William Kentridge: Universal Archive
William Kentridge: Universal Archive presents a series of 79 linocut images printed onto pages from dictionaries and encyclopedias. The images (trees, coffee pots, cats, typewriters, birds, horses, nudes, self-portraits) are frequent characters in the artist’s visual lexicon, and range from highly descriptive to gestural abstractions. The images are printed over columns of text that become part of the visual dialogue. This interplay of text and images serves as a metaphor for the interaction between rational and creative processes. The traveling exhibition is organized by the Gund Gallery at Kenyon College, and is curated at the Arthur Ross Gallery by Lynn Marsden-Atlass. Related programs will include screenings of videos and short films by the artist.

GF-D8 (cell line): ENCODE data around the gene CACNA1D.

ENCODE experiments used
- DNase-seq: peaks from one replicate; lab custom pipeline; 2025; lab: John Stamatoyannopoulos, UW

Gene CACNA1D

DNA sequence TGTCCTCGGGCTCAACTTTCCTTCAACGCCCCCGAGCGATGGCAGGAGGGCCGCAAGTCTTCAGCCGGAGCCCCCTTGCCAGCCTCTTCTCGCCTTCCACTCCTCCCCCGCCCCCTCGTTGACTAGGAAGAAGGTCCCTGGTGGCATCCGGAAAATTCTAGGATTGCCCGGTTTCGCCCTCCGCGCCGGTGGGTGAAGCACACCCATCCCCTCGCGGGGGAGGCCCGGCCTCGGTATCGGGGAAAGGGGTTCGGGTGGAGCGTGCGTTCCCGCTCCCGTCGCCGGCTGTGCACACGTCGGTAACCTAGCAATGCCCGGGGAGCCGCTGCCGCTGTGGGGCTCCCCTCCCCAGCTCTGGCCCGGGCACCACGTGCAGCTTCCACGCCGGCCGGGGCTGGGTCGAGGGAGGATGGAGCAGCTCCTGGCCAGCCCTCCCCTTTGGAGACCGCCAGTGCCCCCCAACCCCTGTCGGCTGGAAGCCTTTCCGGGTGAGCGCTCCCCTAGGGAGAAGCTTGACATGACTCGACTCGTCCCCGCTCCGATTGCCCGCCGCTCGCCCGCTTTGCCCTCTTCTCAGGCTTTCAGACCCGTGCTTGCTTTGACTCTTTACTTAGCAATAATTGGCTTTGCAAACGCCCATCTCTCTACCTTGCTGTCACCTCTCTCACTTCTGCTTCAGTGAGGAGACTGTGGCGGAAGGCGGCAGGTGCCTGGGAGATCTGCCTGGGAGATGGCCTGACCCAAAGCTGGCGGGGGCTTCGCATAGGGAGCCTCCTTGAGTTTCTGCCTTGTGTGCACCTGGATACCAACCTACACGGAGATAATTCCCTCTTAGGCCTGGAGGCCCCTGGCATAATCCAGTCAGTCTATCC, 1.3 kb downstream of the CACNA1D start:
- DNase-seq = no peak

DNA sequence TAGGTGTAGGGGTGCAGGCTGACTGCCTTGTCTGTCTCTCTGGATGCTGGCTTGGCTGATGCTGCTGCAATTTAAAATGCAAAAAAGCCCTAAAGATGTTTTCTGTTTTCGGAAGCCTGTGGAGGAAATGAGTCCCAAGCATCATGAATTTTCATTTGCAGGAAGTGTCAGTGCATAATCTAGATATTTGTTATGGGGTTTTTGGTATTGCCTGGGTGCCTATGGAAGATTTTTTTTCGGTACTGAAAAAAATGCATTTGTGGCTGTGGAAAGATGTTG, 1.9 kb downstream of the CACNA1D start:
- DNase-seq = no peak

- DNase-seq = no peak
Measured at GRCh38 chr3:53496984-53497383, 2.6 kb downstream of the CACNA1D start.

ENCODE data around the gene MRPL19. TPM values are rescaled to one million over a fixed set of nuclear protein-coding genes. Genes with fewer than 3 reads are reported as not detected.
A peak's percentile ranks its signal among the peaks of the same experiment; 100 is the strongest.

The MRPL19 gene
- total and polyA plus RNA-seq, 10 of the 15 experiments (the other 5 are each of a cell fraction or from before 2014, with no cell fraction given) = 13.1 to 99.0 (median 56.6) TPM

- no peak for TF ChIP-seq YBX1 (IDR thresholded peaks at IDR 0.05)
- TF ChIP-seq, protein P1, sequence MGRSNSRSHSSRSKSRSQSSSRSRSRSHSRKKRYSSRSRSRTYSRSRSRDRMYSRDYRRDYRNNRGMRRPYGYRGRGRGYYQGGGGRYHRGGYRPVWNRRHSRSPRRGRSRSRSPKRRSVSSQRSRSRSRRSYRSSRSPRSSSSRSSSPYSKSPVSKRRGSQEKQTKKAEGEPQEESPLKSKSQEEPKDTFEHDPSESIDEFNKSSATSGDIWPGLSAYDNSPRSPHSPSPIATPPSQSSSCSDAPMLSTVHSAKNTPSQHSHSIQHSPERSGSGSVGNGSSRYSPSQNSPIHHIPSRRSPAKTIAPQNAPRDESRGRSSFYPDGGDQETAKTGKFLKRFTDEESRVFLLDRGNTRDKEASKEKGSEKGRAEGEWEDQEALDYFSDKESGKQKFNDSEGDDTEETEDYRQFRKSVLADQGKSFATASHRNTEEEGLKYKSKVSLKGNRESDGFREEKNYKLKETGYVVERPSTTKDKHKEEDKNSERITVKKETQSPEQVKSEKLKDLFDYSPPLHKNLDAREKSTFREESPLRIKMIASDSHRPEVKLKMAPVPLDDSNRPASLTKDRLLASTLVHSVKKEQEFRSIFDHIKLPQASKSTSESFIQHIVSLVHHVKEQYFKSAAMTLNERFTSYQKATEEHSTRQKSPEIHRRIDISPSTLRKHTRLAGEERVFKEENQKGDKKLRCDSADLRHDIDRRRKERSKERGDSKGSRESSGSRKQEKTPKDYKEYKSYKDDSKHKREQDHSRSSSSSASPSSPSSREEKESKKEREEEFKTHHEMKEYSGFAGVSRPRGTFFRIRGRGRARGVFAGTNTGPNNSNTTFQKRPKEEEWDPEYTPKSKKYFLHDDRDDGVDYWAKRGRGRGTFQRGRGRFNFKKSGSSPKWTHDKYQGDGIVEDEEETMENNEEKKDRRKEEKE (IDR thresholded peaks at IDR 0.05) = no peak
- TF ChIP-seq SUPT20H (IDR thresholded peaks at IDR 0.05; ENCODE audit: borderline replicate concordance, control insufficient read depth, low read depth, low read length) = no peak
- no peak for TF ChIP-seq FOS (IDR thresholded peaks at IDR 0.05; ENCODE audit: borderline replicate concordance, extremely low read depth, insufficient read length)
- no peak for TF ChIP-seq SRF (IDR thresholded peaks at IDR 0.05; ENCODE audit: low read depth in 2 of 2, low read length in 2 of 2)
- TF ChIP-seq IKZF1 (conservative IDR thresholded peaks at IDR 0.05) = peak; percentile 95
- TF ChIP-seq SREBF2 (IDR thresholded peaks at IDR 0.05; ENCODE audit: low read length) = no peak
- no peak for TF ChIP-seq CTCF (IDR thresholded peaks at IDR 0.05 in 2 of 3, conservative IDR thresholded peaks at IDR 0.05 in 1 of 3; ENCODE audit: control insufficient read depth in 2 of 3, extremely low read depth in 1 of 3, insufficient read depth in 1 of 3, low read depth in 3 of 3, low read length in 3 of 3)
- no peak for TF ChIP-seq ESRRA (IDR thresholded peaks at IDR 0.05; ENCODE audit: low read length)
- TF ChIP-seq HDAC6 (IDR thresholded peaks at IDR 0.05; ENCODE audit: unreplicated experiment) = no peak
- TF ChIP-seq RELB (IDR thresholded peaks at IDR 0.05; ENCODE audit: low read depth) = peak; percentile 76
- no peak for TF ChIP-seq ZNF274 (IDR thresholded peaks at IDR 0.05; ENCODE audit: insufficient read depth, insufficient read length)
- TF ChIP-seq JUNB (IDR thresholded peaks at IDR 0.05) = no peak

Internationally acclaimed, South African artist William Kentridge has a vast body of interrelated work in drawing, printmaking, sculpture, film, theatre, opera, and puppetry. His interdisciplinary approach to art is most often political. Born and raised in Johannesburg, Kentridge witnessed the conditions of pre-and post-apartheid life. The artist notes: “I am interested in a political art, that is to say an art of ambiguity, contradiction, uncomplicated gestures, and uncertain endings”.